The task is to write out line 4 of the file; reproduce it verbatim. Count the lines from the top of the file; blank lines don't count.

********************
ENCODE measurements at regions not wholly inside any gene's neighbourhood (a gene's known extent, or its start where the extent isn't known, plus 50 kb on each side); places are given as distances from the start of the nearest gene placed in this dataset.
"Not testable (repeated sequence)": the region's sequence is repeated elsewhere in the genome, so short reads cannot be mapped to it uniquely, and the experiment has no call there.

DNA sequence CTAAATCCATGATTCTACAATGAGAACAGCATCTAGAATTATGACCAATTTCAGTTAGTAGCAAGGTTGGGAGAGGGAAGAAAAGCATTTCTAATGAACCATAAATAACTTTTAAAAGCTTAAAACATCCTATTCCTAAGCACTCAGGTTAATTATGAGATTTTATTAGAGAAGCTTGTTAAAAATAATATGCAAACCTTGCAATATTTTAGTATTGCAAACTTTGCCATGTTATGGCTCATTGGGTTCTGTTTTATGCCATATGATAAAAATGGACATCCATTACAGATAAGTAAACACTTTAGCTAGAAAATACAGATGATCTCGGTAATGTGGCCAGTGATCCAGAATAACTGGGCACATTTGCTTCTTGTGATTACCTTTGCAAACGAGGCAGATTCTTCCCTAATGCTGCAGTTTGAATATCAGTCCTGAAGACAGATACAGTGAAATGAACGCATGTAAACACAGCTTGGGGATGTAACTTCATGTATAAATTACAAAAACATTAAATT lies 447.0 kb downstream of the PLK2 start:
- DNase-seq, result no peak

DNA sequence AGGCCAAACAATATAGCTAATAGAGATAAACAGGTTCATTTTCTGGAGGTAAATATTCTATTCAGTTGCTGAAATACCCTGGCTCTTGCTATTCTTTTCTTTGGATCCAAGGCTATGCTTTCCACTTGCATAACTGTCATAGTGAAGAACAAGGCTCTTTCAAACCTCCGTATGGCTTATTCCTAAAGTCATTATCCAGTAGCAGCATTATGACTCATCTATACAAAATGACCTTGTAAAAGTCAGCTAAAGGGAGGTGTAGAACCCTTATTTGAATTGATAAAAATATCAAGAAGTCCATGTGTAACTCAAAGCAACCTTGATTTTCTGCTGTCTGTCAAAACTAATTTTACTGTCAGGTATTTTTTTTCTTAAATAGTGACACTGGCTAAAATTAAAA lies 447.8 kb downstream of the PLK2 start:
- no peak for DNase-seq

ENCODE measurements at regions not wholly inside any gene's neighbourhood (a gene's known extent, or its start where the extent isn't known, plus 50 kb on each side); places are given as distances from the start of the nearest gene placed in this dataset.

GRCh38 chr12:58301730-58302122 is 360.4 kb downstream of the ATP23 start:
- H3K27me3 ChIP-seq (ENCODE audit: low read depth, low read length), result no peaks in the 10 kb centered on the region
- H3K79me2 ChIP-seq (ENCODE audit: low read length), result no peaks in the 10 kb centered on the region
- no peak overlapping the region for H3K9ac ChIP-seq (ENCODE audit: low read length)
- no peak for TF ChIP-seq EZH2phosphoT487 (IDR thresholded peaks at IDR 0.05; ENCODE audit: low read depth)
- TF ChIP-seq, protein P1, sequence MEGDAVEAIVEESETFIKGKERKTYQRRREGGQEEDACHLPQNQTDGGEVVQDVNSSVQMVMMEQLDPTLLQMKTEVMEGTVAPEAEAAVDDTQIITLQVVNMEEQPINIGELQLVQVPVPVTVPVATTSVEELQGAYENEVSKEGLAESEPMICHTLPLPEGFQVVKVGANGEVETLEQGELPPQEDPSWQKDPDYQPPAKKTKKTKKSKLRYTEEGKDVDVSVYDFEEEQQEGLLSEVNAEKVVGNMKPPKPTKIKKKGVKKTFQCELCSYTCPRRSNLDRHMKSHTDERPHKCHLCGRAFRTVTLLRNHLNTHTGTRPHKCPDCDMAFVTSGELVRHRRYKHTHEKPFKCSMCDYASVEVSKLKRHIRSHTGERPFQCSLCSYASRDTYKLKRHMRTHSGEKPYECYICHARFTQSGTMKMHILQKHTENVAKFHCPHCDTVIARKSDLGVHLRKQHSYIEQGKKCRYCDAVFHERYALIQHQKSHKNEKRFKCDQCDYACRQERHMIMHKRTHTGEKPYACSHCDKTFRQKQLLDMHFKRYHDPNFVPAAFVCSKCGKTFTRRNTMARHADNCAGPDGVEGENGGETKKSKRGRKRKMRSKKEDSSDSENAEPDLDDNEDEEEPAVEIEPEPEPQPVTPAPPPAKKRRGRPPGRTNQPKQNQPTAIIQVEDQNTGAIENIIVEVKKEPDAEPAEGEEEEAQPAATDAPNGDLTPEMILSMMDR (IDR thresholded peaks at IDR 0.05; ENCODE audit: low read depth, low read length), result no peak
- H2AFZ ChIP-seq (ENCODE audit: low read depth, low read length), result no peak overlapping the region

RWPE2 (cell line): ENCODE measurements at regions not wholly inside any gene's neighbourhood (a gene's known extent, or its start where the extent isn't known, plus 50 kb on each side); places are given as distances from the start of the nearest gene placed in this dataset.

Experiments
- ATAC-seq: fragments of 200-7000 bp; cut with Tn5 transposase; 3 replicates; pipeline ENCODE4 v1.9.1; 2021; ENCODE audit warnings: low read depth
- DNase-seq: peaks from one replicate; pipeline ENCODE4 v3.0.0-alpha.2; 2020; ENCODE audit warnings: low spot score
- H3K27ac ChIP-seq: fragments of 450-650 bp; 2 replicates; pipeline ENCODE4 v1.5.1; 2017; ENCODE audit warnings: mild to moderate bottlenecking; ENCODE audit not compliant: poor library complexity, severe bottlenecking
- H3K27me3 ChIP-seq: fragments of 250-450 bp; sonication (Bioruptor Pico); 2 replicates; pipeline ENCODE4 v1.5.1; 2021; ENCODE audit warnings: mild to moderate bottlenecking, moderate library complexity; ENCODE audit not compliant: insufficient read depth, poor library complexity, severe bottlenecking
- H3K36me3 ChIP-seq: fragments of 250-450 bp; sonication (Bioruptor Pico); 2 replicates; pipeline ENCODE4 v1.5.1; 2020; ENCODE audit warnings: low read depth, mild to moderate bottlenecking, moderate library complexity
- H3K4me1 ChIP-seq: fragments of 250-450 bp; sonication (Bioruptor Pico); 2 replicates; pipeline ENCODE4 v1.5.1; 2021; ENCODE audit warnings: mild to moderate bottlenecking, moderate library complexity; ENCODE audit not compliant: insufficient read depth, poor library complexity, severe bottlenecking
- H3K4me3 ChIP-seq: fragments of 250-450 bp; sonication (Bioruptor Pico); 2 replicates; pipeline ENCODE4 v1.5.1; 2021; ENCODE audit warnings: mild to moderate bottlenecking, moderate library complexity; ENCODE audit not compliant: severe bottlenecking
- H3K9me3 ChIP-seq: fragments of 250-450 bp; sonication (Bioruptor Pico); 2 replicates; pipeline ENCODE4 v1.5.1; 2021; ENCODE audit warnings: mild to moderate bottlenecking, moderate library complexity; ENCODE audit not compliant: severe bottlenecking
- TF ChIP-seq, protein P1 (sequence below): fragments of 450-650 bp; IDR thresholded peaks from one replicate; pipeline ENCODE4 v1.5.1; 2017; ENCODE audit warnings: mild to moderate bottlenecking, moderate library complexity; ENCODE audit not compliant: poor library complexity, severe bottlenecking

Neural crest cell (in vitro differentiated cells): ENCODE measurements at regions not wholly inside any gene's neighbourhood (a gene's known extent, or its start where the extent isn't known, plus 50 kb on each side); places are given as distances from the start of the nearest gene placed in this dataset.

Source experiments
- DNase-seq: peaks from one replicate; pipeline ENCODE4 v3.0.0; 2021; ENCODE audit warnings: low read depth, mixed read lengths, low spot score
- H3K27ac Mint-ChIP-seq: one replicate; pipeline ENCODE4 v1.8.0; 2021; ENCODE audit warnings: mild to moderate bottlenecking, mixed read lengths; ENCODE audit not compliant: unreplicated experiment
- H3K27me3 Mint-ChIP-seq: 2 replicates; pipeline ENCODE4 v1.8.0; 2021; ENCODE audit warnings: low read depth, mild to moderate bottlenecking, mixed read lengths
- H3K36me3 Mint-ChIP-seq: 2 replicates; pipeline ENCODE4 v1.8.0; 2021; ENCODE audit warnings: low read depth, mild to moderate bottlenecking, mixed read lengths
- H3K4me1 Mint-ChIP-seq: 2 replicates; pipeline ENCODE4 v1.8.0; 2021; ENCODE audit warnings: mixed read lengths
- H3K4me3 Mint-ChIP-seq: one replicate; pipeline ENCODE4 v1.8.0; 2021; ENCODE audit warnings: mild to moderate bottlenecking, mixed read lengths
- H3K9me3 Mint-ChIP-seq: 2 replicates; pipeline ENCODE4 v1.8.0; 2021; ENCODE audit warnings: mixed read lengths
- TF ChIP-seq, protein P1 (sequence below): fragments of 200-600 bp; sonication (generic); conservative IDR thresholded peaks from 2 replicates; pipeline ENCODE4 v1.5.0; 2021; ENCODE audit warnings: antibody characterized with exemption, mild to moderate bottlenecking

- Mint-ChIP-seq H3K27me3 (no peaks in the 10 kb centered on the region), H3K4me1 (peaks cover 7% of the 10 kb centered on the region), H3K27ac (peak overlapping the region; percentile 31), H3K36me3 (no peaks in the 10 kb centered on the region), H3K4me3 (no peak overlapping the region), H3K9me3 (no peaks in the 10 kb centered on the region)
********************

- DNase-seq, result no peak